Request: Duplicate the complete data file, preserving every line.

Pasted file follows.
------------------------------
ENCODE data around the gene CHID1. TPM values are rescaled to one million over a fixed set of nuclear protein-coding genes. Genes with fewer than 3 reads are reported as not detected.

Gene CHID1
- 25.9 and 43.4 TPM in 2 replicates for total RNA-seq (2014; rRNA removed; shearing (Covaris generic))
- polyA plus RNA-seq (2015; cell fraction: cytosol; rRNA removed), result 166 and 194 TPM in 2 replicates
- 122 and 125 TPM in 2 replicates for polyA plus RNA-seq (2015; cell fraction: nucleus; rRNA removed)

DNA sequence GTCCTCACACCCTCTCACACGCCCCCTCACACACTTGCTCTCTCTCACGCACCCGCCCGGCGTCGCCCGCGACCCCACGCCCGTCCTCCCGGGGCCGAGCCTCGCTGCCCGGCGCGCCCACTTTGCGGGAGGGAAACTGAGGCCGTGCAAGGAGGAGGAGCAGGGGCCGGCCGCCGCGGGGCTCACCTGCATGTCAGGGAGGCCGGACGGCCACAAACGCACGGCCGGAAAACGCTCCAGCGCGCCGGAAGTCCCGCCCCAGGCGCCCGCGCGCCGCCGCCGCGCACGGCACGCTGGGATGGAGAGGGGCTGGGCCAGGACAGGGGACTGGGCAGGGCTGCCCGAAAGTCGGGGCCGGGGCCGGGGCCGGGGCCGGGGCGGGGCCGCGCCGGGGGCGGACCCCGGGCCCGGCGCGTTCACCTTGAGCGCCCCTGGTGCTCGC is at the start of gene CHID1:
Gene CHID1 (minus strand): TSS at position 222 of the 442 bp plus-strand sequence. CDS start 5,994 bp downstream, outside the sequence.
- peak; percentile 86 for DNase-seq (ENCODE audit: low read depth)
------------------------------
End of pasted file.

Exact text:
ENCODE data around the gene CHID1. TPM values are rescaled to one million over a fixed set of nuclear protein-coding genes. Genes with fewer than 3 reads are reported as not detected.

Gene CHID1
- 25.9 and 43.4 TPM in 2 replicates for total RNA-seq (2014; rRNA removed; shearing (Covaris generic))
- polyA plus RNA-seq (2015; cell fraction: cytosol; rRNA removed), result 166 and 194 TPM in 2 replicates
- 122 and 125 TPM in 2 replicates for polyA plus RNA-seq (2015; cell fraction: nucleus; rRNA removed)

DNA sequence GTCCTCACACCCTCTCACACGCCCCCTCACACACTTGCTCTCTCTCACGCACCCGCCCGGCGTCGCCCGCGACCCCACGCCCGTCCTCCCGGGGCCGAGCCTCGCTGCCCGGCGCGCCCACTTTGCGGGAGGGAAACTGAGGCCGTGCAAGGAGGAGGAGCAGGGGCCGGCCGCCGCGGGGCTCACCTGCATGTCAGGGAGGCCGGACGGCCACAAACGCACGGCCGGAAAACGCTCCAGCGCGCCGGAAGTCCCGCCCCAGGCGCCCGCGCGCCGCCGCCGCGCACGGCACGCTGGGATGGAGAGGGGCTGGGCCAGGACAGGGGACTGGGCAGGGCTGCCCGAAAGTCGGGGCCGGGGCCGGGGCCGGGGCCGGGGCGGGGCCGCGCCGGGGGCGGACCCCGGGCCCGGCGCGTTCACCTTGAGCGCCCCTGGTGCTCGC is at the start of gene CHID1:
Gene CHID1 (minus strand): TSS at position 222 of the 442 bp plus-strand sequence. CDS start 5,994 bp downstream, outside the sequence.
- peak; percentile 86 for DNase-seq (ENCODE audit: low read depth)